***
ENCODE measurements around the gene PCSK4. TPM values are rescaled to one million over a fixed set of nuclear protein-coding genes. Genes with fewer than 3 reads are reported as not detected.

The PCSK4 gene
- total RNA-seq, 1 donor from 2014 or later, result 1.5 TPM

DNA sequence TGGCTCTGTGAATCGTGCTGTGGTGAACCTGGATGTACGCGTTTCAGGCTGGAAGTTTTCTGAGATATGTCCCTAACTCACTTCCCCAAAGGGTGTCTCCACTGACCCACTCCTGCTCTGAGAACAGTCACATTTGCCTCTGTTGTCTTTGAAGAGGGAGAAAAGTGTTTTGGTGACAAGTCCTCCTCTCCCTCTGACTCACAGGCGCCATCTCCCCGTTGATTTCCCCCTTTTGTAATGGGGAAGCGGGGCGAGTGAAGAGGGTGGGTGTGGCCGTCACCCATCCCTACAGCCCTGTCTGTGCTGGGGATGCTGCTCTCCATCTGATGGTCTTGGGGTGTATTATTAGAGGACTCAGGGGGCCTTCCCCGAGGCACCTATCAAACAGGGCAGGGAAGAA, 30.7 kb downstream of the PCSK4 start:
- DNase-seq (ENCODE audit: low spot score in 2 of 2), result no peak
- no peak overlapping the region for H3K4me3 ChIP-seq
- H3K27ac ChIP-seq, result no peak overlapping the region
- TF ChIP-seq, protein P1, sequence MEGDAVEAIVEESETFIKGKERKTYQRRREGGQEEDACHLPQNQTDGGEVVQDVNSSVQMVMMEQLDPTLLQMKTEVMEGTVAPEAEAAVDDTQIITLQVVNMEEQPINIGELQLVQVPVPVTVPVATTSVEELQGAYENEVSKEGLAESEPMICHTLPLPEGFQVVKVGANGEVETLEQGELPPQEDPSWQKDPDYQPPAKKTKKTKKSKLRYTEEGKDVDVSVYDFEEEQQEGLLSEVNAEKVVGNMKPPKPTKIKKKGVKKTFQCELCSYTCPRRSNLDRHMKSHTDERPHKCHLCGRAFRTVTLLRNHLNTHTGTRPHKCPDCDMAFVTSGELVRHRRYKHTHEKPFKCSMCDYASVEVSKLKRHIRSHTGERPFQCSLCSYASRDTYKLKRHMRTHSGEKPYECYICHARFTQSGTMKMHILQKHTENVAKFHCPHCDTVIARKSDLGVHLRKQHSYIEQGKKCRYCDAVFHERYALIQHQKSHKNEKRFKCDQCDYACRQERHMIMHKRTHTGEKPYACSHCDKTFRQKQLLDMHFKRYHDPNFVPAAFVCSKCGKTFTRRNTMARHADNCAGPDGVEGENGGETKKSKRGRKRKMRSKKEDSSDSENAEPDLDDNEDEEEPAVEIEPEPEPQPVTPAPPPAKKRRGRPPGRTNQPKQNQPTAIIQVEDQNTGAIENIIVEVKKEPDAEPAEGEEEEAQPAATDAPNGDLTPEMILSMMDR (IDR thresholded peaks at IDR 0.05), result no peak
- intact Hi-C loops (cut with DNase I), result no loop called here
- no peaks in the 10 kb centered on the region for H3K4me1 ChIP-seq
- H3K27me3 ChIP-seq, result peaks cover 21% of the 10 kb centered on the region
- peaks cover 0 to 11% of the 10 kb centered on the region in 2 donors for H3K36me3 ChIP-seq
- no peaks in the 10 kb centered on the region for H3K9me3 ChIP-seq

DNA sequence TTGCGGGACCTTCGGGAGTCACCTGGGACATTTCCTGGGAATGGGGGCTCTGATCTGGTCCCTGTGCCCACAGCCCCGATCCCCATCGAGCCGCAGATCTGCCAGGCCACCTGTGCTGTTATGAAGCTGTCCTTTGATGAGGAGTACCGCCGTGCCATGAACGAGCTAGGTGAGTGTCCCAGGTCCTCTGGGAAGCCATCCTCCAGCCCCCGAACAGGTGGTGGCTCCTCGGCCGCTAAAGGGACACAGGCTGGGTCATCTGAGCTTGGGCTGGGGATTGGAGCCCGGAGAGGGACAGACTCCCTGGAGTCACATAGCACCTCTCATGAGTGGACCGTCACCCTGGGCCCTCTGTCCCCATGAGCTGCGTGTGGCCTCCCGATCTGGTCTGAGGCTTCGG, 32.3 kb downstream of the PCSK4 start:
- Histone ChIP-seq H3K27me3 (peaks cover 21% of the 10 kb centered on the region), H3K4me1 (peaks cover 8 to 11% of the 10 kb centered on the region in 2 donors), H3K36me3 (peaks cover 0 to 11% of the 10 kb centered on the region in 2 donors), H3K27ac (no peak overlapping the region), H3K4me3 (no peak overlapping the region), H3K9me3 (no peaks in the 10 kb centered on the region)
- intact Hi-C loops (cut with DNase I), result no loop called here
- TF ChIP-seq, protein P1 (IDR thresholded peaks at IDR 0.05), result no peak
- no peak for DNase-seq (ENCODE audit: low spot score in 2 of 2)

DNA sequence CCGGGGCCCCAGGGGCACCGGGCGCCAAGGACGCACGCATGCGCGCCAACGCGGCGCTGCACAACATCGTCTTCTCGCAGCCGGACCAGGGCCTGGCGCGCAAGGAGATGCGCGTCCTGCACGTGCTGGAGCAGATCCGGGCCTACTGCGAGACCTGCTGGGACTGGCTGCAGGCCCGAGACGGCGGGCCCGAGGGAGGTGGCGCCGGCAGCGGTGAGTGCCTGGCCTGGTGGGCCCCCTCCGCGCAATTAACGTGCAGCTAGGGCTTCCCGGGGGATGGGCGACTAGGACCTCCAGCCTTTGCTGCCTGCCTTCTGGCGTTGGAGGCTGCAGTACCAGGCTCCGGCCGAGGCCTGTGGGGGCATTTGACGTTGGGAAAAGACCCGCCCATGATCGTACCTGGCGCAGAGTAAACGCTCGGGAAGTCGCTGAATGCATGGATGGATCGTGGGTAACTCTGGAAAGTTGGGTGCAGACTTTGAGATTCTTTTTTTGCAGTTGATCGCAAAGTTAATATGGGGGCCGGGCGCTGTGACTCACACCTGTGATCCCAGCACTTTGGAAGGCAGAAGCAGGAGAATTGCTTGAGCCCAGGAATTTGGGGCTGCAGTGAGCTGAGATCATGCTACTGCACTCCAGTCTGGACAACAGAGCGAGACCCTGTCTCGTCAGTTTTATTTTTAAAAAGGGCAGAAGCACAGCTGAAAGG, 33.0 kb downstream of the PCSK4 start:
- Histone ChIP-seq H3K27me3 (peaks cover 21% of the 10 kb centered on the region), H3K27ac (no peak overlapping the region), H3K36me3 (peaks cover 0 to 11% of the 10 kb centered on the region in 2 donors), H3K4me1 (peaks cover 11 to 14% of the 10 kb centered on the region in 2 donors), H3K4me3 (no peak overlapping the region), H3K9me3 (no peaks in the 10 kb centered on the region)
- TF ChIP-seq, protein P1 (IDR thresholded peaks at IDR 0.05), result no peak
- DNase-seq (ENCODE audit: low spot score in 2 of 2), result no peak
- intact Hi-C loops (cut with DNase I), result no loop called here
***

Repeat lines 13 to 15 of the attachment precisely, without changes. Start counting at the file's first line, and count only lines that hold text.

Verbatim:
- no peaks in the 10 kb centered on the region for H3K9me3 ChIP-seq

DNA sequence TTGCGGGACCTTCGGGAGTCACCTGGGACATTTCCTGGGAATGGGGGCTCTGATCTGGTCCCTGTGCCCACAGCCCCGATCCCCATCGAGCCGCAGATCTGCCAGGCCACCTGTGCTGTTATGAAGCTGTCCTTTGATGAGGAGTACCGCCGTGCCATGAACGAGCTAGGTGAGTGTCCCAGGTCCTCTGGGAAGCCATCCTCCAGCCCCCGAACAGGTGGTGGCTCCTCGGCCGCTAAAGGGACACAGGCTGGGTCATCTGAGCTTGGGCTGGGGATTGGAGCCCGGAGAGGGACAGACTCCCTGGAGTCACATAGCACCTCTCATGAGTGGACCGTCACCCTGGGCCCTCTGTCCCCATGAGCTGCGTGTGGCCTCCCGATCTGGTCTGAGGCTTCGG, 32.3 kb downstream of the PCSK4 start:
- Histone ChIP-seq H3K27me3 (peaks cover 21% of the 10 kb centered on the region), H3K4me1 (peaks cover 8 to 11% of the 10 kb centered on the region in 2 donors), H3K36me3 (peaks cover 0 to 11% of the 10 kb centered on the region in 2 donors), H3K27ac (no peak overlapping the region), H3K4me3 (no peak overlapping the region), H3K9me3 (no peaks in the 10 kb centered on the region)